One thing that troubled me a bit was the gap in their experience. They were both quite young, Lucy eighteen and James twenty-four, and both very mature for their ages. But Lucy's youth showed in her extreme naivete when it came to anything sexual and in her uncertainty over how to deal with her situation with Sebastian.
On the one hand, this helped make her a believable eighteen year old. But on the other hand, there were no such youthful characteristics to James, and I felt that he seemed as at least five years older than his twenty four years. Consequently, I also felt like I was reading a novel where the age difference between the characters was greater than it actually was, and as a result of that, there were times I felt a little uncomfortable.
Sunita: I agree with your take on the characters. Lucy seemed very sweet, but very young and unworldly. I don’t mind age gaps so I didn’t find them incompatible in that way, but I did wonder what James saw in her. The tone and approach of the book worked against them falling in lust, and they didn’t seem to have enough in common to develop a strong rapport in the short time they spent together. If anything, James seemed to feel pity and compassion for her, which for me doesn’t translate into love easily.
Janine: I felt James also admired Lucy for the strength that got her through the worst parts of her childhood.
Another issue was that the first half of A Marriage of Inconvenience did not engage my interest as much as I wanted it to. The writing style had a nice clarity to it and the main characters were likable, but for the first half of the book, they seemed too perfect to me, almost entirely without personality flaws.
A lot was said about James's vanity and managing ways but I felt that I was being told about them, rather than shown them. Since the only thing he tried to manage in the first half was his sister Anna's attraction to Sebastian, which I sensed was as disastrous as he thought it would be, his attempts to troubleshoot that situation seemed like a very minor flaw in his character.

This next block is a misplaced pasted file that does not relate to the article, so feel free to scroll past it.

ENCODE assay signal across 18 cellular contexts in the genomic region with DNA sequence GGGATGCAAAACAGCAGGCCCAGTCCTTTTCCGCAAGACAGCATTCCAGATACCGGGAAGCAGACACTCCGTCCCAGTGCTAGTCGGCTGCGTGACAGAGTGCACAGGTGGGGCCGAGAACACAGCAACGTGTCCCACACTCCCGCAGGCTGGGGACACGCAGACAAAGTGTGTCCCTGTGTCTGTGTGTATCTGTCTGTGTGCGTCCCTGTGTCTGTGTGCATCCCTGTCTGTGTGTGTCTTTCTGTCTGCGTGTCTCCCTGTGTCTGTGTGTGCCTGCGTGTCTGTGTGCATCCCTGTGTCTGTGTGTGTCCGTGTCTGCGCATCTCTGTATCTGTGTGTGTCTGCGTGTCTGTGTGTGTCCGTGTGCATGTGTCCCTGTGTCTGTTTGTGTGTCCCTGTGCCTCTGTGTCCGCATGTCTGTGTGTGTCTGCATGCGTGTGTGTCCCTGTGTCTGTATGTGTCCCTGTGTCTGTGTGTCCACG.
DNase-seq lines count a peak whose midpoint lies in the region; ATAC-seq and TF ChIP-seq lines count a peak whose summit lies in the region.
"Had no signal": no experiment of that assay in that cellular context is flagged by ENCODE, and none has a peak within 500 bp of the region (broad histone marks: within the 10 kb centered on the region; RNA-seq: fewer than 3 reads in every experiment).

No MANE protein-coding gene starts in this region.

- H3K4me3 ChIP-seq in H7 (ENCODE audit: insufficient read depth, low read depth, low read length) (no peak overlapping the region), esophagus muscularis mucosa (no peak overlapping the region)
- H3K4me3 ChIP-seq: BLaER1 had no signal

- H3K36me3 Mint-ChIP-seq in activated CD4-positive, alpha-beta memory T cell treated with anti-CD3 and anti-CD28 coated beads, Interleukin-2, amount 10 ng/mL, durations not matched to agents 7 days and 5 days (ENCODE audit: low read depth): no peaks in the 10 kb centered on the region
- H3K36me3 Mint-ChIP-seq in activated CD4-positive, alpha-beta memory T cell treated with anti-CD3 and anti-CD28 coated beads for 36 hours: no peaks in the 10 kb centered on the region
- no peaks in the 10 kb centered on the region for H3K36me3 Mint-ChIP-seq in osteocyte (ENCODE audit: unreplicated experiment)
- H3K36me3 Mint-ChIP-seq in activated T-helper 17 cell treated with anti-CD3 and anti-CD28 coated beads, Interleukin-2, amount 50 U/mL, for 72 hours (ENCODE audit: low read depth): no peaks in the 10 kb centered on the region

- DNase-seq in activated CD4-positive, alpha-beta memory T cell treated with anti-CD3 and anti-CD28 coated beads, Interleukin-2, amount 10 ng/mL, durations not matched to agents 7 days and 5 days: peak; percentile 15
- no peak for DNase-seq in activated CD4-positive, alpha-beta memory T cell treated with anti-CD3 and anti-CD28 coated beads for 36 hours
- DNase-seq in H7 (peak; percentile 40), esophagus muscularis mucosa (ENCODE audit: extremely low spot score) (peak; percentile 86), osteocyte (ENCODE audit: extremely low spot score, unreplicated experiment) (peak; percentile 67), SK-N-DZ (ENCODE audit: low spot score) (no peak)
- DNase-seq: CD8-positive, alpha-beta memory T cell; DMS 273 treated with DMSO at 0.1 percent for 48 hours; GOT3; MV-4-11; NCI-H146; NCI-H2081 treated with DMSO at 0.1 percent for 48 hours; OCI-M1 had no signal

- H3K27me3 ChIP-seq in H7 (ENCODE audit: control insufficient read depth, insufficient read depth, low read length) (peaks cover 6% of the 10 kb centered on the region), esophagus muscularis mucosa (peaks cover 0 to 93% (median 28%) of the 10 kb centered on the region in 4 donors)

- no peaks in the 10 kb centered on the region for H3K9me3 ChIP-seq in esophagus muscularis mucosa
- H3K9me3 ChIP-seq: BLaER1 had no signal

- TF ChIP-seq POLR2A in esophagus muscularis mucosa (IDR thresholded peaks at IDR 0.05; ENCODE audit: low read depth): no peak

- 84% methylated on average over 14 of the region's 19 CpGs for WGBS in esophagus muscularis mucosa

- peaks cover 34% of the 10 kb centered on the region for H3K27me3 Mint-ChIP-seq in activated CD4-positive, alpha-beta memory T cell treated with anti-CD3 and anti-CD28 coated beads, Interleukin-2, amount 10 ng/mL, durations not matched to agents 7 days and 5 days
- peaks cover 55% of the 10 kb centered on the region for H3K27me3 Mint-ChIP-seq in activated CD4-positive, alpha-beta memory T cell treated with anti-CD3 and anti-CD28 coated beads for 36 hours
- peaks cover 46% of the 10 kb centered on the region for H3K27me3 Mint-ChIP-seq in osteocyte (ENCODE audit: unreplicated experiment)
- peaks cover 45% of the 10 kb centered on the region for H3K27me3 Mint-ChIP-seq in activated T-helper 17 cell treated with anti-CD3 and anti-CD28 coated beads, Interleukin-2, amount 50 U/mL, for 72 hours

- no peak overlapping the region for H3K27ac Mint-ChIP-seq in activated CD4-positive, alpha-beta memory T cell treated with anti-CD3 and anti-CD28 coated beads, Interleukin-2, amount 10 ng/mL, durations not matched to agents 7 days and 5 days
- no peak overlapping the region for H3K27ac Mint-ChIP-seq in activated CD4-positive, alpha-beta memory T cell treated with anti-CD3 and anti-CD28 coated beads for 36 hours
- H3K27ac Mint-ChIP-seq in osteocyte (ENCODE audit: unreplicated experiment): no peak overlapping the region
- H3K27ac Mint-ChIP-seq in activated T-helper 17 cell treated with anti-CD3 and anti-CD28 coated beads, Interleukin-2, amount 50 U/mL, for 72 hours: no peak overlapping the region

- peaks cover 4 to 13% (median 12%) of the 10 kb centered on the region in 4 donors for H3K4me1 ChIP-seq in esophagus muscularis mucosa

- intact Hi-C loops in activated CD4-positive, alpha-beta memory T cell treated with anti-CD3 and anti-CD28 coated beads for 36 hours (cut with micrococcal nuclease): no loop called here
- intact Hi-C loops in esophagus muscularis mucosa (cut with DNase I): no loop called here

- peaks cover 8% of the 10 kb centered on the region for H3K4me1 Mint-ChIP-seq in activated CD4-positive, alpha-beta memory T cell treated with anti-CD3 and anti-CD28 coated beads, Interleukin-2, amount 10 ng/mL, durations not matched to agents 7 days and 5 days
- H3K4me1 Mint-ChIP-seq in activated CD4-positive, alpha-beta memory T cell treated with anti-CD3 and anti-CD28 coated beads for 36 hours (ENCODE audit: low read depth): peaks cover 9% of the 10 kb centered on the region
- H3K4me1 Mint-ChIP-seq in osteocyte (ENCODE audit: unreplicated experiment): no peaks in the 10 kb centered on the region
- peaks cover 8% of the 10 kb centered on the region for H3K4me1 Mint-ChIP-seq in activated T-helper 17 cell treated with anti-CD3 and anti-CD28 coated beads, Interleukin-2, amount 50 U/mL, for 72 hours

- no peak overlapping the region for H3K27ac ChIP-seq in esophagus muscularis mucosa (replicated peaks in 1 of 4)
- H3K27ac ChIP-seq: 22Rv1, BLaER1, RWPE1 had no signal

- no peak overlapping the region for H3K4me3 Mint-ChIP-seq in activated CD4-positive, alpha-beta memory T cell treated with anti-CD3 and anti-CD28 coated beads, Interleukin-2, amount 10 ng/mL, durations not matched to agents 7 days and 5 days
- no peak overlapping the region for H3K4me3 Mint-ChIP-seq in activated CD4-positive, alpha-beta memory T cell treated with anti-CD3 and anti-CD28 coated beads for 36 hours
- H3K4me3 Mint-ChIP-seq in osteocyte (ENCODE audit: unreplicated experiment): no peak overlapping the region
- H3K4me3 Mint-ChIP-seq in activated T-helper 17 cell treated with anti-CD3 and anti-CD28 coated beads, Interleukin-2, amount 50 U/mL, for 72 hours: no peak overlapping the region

Sunita: Yes! I kept waiting for him to be arrogant, or heavy-handed, or egotistical, but he didn’t really show any of those characteristics. He was just a nice, serious, head of family with a keen sense of his responsibilities.
Janine: Agreed. Other problems for me in the first half were the pacing and my expectations. Since the book is called A Marriage of Inconvenience, I kept waiting for the conflict implied in the title to appear – for the characters to feel inconvenienced by their duty to marry.
Honestly, I think this title is something of a misnomer, because although Lucy and James are forced to marry, the need for that doesn't arise until the halfway mark, and by then they already have feelings for each other that they just don't fully recognize yet.
In the first half of the book, the conflict is instead a subtle one which revolves around Sebastian's presence in their lives. We readers know Lucy is engaged to Sebastian, but James isn't aware of the betrothal. For me, that fact didn't create enough tension and suspense, since it was clear that Sebastian wasn't attracted to Lucy and that his interest in Anna was much greater.